SIW also offers password-recovery tools for revealing passwords hidden behind asterisks, product keys, and serial numbers, as well as real-time CPU, memory, page-file-usage, and network-traffic monitors. SIW is available for every version of Windows since Win98, including 64-bit versions and Windows Vista. Many thanks to Gabriel Topala for providing such a great free utility to the world.
OCS Inventory NG
Another project available at SourceForge, Open Computers and Software Inventory (OCS Inventory NG) has a larger architecture than our first two utilities do, but its goal is loftier: to provide detailed inventory data and package management across an entire network of systems. Compatible client systems for OCS Inventory NG include Windows 2003/Vista/ XP/2000/Me/NT 4.0/98/95, HP-UX, IBM AIX, Linux and BSD, Macintosh OS X, and Sun Solaris. The utility's modular and scalable architecture makes it suitable for both small networks (of a few dozen devices) and large enterprise networks (of tens of thousands of devices). Figure 3 shows the main interface.
The OCS Inventory NG architecture is comprised of five major components: agents that reside on target devices, a database server to store collected information, a server to handle all communications between agents and the database, a deployment server to store any packages that require network deployment, and a Web-based administrative console. You can install each component on its own server for high scalability, or you can place them all on the same system in smaller environments.
The level of inventory data that OCS Inventory NG can collect is comprehensive (although not as comprehensive as that of SIW) and would make any systems administrator happy. All that data is easily available and up to date in a centralized database. But in addition to providing capable network-inventory functionality, OCS Inventory NG includes package-deployment capabilities on client computers that are in the inventory system. From a Web-based administration server, you define packages that clients will download via HTTP/HTTPS. An optional OCS Inventory NG agent on client computers performs package execution.
A deployment package has four primary components: priority, action, payload, and an optional launch command. The priority component defines which packages take deployment precedent over others, and the action component describes what happens with the payload itself: simply copy it to the target system, copy and execute it, or use the launch command (external to the payload) to launch it on the system as a part of the deployment. With enough time and creativity, you'll find OCS Inventory NG's package-deployment capabilities extremely useful.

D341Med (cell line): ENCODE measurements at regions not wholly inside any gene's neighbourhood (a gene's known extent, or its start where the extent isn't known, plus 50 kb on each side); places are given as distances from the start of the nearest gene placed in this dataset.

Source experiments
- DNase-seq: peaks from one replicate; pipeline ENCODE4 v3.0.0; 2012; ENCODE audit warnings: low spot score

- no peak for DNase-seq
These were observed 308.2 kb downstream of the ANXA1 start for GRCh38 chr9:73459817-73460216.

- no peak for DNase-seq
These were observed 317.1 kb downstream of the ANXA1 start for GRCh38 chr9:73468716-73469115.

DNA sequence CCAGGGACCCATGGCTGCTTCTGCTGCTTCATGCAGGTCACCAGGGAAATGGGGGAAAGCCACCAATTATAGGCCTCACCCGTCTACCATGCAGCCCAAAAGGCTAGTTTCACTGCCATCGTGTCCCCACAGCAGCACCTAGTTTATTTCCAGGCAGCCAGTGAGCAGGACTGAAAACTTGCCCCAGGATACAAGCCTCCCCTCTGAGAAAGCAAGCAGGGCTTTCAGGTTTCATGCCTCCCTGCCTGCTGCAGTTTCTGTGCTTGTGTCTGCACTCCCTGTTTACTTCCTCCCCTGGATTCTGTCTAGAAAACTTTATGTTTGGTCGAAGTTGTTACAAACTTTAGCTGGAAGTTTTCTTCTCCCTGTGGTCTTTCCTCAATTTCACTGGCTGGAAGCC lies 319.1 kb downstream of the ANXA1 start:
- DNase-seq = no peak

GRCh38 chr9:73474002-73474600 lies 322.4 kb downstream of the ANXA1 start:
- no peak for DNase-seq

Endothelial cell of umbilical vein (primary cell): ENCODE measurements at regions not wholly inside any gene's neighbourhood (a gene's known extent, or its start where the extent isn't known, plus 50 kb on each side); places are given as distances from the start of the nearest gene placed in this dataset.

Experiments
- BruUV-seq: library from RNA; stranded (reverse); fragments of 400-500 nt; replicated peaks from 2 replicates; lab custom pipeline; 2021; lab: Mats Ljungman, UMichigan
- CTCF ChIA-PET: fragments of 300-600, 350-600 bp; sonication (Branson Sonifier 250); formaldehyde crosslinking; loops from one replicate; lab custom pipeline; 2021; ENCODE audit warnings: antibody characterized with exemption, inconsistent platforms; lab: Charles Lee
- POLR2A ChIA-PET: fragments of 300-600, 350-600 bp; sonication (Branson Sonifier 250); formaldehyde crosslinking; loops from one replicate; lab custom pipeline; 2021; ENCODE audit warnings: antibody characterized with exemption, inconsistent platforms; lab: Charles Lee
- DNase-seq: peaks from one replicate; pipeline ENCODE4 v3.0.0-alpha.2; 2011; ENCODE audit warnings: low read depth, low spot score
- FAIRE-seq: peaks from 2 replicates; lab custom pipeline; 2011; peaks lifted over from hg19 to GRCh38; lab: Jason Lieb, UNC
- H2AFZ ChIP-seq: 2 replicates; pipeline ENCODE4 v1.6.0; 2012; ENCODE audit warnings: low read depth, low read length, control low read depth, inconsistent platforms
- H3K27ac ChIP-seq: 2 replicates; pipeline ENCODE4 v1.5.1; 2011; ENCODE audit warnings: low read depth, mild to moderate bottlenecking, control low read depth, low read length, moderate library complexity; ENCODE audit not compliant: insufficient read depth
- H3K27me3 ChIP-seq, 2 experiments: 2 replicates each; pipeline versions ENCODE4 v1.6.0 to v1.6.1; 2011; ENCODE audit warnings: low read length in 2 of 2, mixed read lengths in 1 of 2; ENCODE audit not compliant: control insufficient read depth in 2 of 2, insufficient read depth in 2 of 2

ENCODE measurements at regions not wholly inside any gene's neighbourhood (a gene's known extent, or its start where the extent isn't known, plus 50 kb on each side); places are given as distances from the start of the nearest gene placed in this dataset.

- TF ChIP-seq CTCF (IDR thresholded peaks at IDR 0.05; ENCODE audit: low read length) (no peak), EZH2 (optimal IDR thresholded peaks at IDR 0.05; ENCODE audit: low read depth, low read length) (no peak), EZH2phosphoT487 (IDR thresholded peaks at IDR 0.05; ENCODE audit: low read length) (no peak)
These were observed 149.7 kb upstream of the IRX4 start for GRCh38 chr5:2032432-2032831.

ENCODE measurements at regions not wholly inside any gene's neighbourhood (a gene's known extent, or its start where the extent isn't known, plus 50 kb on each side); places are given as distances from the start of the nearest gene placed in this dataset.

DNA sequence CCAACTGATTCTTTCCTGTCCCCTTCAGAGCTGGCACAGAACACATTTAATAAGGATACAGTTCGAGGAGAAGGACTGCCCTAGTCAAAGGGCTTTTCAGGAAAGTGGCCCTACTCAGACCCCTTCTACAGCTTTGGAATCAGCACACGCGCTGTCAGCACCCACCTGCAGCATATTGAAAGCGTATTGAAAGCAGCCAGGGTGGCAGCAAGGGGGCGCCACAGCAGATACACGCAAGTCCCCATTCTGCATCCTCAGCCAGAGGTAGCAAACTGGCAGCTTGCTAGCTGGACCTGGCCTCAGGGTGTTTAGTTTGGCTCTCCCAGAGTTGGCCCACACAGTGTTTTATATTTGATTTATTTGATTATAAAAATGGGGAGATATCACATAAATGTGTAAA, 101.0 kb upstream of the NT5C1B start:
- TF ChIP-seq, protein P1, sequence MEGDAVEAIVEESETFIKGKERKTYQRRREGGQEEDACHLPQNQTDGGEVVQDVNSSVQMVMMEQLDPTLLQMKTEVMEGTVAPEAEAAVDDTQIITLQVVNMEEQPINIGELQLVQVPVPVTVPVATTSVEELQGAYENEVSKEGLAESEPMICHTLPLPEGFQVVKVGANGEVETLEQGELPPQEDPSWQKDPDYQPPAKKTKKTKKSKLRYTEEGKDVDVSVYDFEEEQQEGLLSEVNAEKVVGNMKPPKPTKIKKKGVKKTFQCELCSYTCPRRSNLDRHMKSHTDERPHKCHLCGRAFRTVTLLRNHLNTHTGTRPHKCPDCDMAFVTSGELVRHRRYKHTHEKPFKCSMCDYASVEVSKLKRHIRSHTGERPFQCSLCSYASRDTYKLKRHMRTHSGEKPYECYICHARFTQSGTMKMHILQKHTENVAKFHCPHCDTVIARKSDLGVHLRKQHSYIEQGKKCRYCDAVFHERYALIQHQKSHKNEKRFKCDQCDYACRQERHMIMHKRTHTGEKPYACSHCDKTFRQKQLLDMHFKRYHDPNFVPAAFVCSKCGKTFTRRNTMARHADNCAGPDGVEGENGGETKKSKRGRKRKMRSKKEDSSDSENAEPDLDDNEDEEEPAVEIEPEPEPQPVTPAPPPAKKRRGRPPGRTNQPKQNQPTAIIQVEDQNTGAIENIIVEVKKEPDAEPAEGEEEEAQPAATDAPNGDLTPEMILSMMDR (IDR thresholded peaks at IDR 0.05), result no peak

PRTG Traffic Grapher
Paessler's PRTG Traffic Grapher takes much of its history from the original, open-source multirouter traffic grapher (MRTG) project, adding a considerable amount of user friendliness to the solution. In this freeware version, you can enumerate only three sensors, but given the simplicity of PRTG's setup process and the useful data it can provide, most administrators will find the tool valuable even with only three interfaces.
PRTG offers advanced capabilities that simplify the logging and graphing of performance data over time. Performance data can include bandwidth utilization, any SNMP-instrumented data, end-to-end LAN/ WAN latency monitoring, and traffic utilization per protocol type. PRTG collects the information on a set interval and logs it to its data stores so that you can easily monitor current and over-time network performance. Figure 4 shows PRTG's main screen while the tool is running and collecting data.
PRTG's sensors have varying capabilities. For example, you can use SNMP—a low-overhead solution on the monitoring station and on target devices—for lightweight WAN-bandwidth monitoring or for monitoring a number of other easily obtained SNMP counters (e.g., CPU utilization, memory utilization). However, if you need more traffic data, packet sniffing lets you log utilization data and break it down by protocol type. Outside of the bandwidth, PRTG can also collect data from any SNMP-based counter and log it over time. PRTG also supports the concept of an "aggregate sensor," which you can use to aggregate data for multiple individual sensors (e.g., measuring bandwidth utilization, but only across switch ports 2-7 instead of the entire switch).